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Up Close with Elisha González

(November 2019) – Elisha Gonzàlez has always felt a calling to public service. In every field she has broken into she has excelled because of that calling. “Above all else, I’m passionate about breaking down inequality, discrimination and barriers to the economic and social prosperity of our community,” she says. From her time as a teacher and later a principal with Orange County Public Schools, to her work as regional director for the U.S. Senate, she has worked at every level to better her community with a special emphasis on diversity and inclusion. Now, as executive director of the FAIRWINDS Foundation, she continues to do so using her position in the financial field, all while serving on several boards that include the Heart of Florida United Way, Hispanic Heritage Scholarship Fund of Metro Orlando, CareerSource Florida, and the Holocaust Memorial Resource & Education Center of Florida. Here, she details how she has handled the major changes in her career, and how community service continues to anchor her.

How did you make the transition in your career from education to government, and then to community affairs and community relations? How has this recent transition to finance surprised you?

Making these transitions has required perseverance, patience and a “don’t quit” attitude. I made the choice to leave my comfort zone and the profession I loved to learn a new industry several times. Change is hard work. However, in every chapter of my professional journey, I’ve experienced amazing opportunities that I wouldn’t have experienced if I’d stayed where I was. As a result of these transitions, I’ve had the opportunity to work with new teams, collaborate with multiple departments involved in different lines of work, learn the operation fully, build trust and fully dive into the culture and idiosyncrasies that make an organization thrive.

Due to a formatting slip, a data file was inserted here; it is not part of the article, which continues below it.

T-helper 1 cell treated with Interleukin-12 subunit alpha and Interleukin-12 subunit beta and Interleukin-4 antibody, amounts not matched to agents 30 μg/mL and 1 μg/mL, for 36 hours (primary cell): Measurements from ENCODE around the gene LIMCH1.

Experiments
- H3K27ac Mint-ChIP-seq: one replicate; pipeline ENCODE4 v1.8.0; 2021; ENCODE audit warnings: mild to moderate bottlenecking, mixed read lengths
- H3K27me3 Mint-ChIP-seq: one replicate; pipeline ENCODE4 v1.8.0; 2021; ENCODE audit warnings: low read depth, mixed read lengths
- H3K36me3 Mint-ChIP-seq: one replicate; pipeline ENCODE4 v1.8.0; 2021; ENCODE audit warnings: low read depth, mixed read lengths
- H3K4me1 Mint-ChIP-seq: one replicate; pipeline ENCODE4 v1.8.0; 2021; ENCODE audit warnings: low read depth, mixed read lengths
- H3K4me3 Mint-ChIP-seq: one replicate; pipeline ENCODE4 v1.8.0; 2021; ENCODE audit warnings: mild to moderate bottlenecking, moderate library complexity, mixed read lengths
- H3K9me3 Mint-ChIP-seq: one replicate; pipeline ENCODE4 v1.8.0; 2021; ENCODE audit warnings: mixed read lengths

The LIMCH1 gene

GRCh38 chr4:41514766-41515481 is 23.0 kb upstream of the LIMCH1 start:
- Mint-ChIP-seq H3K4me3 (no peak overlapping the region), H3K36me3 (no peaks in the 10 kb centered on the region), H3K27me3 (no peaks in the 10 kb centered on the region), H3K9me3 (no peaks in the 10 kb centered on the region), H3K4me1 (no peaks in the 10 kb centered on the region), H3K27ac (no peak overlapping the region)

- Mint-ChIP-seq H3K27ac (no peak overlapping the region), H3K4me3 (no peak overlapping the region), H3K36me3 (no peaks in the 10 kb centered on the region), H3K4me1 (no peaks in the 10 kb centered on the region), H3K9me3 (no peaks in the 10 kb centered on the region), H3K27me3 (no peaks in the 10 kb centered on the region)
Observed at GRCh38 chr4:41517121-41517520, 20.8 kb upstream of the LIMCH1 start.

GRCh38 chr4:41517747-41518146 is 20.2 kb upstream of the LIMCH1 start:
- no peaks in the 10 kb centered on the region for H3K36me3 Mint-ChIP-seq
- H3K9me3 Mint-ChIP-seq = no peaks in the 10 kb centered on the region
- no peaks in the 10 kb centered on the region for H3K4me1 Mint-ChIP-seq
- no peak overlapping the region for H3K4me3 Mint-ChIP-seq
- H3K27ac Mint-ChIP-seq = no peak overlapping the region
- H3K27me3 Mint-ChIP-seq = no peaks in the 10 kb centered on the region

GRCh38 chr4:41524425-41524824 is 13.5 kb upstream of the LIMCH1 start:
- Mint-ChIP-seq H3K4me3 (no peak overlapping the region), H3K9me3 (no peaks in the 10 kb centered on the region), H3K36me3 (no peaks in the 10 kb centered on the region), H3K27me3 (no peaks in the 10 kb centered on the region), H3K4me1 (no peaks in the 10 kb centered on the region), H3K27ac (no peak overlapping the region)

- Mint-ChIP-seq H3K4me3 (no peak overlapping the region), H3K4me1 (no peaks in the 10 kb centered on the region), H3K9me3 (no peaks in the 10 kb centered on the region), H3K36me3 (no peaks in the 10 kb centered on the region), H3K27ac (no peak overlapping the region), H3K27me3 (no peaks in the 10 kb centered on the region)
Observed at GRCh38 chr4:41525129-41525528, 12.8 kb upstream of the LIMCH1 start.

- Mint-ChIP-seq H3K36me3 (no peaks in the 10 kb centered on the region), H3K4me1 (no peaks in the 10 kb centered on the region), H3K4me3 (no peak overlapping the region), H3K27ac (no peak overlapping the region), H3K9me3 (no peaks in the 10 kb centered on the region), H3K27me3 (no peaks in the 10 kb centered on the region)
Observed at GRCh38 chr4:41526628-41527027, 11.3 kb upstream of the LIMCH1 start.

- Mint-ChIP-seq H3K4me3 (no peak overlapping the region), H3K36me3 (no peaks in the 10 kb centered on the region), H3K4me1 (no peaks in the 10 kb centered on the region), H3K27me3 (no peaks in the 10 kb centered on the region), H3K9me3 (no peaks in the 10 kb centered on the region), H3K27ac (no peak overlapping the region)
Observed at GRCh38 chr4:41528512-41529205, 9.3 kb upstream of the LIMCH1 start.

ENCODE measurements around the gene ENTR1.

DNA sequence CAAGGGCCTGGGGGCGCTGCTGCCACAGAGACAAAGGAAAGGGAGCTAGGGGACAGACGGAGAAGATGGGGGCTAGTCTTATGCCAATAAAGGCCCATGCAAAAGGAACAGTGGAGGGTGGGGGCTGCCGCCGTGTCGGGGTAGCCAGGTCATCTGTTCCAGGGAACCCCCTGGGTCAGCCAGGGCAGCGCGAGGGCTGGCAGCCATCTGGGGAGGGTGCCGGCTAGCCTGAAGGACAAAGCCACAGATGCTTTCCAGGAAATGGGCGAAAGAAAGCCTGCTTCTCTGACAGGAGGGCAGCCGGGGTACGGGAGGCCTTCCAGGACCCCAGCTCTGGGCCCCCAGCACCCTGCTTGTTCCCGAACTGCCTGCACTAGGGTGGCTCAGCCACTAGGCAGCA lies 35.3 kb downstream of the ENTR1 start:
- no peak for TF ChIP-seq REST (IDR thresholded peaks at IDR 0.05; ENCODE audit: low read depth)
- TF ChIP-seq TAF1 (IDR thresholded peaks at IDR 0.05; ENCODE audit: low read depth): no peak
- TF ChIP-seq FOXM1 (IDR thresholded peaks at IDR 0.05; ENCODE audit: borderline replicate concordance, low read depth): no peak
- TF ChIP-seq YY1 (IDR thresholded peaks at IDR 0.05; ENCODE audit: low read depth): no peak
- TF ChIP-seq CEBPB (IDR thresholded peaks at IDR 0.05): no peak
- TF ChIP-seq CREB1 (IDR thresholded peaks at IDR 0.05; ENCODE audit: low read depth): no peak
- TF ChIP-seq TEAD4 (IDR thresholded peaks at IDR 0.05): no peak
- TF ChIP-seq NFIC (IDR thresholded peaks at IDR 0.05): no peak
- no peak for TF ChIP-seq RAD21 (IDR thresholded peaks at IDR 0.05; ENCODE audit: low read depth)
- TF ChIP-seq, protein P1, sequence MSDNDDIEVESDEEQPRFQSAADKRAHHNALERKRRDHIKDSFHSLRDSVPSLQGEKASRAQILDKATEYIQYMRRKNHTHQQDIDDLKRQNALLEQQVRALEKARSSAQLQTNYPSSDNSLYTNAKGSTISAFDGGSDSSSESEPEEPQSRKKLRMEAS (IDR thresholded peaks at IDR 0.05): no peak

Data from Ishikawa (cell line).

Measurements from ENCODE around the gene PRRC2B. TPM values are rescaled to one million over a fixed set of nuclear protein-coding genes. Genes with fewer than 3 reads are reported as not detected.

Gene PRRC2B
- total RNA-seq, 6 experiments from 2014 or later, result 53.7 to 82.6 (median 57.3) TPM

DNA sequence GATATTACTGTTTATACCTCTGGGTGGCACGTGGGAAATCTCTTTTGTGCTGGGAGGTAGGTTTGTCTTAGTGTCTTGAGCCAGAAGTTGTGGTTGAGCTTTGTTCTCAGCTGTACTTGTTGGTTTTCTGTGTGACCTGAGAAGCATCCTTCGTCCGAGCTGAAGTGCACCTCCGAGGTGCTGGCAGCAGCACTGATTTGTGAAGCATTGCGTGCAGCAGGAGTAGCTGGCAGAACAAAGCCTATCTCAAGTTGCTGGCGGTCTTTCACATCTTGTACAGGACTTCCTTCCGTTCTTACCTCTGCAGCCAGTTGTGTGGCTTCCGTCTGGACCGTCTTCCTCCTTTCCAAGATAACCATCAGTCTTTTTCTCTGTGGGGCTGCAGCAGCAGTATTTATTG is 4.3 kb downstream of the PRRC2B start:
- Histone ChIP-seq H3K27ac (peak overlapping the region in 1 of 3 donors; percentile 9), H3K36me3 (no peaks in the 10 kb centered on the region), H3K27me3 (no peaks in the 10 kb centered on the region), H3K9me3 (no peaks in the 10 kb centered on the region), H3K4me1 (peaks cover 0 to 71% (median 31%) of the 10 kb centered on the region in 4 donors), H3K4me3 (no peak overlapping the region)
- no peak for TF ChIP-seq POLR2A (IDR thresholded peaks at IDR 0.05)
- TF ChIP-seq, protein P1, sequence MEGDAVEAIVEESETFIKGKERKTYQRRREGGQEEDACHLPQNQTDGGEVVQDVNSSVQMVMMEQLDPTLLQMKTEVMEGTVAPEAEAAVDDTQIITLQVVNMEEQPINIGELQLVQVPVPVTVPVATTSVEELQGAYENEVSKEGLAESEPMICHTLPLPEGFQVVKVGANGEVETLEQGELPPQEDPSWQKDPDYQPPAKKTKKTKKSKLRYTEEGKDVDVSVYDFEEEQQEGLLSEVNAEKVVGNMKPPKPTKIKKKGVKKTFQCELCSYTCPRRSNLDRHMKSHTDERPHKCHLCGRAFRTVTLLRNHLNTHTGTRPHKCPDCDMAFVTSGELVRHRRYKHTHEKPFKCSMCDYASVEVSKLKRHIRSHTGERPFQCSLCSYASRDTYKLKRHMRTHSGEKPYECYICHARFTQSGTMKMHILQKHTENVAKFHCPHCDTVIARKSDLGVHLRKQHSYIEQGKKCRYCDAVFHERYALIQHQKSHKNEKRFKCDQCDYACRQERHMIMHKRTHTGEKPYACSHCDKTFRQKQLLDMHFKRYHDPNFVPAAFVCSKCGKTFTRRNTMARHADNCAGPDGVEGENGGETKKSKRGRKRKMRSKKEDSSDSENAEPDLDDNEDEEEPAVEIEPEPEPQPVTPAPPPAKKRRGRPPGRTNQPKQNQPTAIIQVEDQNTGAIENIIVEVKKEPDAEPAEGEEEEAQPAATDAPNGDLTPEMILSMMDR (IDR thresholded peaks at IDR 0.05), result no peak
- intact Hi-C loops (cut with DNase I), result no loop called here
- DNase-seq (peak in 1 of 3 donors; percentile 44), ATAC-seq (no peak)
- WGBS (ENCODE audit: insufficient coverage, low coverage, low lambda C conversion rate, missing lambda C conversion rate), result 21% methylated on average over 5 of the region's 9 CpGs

I am enjoying this latest chapter, transitioning into the finance industry. One thing that struck me as particularly surprising was the ease with which I was able to transition to my role at FAIRWINDS, owing largely to the remarkable commonality between my current and previous positions. No matter what business you’re in, people are always at the heart of any industry. As someone who enjoys connecting with people, I’m grateful to look back on my career and see that it’s been characterized by creating meaningful connections on behalf of the organizations I represent.

How have you brought your knowledge from other sectors to the world of finance?

My extensive background in education — including serving as a high school teacher, dean, assistant principal and principal — has provided an invaluable foundation for the work I do at FAIRWINDS. Through this experience, I’ve gained a profound understanding of how to form meaningful relationships with the individuals I work with, as well as how to analyze and interpret the way new technologies impact the evolution of businesses and organizations.

From finance to education to utilities management, some competencies are never industry-specific. Your ability and willingness to develop a deep understanding of your customers, co-workers and industry will determine your level of effectiveness within your organization. For those transitioning from one industry to another, it’s critical to tap into organizational memory — especially as it involves procedural guidelines your team has developed to address your organization’s unique needs.

Working in other sectors has also allowed me to collaborate with an array of customers, internally and externally. I’ve learned that building relationships and listening is imperative to business success. By listening, you get the chance to understand the problem fully and it gets your mind ticking with ideas. When people feel they are being properly listened to, they’re more receptive to the solutions you present to address their problems.

Are there any lessons you have learned in your work that hold true in every industry you have worked in?